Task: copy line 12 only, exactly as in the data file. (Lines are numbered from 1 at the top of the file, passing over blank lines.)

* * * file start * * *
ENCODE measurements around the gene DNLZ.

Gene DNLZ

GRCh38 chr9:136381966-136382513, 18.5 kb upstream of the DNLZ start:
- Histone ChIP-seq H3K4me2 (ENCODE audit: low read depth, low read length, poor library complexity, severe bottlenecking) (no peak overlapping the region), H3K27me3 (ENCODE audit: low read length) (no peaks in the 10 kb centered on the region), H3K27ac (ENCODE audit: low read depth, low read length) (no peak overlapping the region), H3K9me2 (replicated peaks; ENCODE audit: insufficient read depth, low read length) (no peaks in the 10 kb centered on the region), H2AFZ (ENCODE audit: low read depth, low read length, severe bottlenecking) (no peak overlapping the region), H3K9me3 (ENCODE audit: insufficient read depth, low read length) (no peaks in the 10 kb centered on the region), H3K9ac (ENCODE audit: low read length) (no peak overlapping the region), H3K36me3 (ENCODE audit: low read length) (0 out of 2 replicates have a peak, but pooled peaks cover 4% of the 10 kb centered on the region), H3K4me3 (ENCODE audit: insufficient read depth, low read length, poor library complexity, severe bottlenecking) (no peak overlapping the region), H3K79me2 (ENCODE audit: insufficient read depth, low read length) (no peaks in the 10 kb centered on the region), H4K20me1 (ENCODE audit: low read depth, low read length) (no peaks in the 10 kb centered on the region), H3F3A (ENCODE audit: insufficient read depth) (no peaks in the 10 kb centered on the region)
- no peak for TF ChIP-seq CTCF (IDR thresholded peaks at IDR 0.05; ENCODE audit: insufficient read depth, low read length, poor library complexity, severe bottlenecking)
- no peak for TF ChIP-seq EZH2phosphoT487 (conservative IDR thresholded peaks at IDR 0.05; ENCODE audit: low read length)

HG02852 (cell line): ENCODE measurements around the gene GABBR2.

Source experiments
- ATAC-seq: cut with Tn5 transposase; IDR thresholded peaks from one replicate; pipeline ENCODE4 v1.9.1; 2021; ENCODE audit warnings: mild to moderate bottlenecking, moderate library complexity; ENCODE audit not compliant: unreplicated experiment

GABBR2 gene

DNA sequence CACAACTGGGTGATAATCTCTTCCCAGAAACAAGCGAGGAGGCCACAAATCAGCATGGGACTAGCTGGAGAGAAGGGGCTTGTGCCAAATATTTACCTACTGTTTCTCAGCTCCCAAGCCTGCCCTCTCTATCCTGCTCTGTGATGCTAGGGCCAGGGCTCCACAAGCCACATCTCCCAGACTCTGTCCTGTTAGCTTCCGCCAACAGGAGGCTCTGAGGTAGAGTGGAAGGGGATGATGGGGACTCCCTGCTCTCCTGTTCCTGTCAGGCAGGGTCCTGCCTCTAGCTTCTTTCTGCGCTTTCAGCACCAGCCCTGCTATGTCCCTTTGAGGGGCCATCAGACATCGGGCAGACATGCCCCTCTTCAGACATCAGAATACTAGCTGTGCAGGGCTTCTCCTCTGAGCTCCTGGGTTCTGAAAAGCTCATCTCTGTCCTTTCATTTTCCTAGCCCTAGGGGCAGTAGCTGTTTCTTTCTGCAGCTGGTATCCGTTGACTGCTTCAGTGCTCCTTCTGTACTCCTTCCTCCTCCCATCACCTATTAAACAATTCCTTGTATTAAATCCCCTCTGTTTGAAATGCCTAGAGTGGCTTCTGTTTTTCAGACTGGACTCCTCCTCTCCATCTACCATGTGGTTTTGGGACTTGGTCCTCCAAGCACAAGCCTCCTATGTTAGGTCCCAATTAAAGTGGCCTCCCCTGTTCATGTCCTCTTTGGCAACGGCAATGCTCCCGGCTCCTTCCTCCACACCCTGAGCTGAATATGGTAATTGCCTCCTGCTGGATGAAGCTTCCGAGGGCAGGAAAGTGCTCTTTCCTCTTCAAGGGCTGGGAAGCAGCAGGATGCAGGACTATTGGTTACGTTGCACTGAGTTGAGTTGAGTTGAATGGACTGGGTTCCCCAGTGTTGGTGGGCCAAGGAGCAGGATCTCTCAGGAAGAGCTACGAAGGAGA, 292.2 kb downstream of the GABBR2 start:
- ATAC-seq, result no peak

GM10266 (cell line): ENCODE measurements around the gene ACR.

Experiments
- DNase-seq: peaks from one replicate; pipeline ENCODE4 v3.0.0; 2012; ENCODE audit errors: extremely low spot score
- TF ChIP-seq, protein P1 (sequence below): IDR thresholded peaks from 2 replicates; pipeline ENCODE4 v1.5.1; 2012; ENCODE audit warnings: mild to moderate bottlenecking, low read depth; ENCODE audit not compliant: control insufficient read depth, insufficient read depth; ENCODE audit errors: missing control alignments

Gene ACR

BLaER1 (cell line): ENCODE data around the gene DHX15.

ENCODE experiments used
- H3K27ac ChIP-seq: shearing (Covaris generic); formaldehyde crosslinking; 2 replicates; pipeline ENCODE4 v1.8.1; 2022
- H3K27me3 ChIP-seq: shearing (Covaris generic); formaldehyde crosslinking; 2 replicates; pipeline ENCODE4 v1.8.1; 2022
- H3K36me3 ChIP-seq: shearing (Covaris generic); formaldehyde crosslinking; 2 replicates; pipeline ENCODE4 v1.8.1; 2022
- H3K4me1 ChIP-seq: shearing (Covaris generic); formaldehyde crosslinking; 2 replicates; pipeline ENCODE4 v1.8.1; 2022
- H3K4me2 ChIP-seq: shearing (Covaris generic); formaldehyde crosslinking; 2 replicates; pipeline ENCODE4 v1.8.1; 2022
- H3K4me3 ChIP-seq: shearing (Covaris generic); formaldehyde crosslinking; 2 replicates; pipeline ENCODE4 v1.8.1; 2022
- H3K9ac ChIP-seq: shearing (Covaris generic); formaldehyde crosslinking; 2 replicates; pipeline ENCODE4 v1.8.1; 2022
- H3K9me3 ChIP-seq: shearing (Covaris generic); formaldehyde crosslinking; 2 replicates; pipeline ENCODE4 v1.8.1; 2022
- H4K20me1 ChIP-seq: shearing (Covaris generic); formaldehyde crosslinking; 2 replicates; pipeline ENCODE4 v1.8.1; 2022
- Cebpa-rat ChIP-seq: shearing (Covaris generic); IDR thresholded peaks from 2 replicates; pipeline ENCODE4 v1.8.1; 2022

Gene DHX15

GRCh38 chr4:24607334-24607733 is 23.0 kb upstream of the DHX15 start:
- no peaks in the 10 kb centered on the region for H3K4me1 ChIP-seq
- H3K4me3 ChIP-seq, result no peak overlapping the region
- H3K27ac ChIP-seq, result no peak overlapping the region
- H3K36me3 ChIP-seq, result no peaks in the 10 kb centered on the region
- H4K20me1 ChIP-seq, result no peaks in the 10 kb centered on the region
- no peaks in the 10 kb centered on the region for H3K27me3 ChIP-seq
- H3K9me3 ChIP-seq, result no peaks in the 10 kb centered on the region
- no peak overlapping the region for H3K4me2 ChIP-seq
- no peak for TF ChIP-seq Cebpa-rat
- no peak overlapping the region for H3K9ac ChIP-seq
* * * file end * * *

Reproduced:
- ATAC-seq, result no peak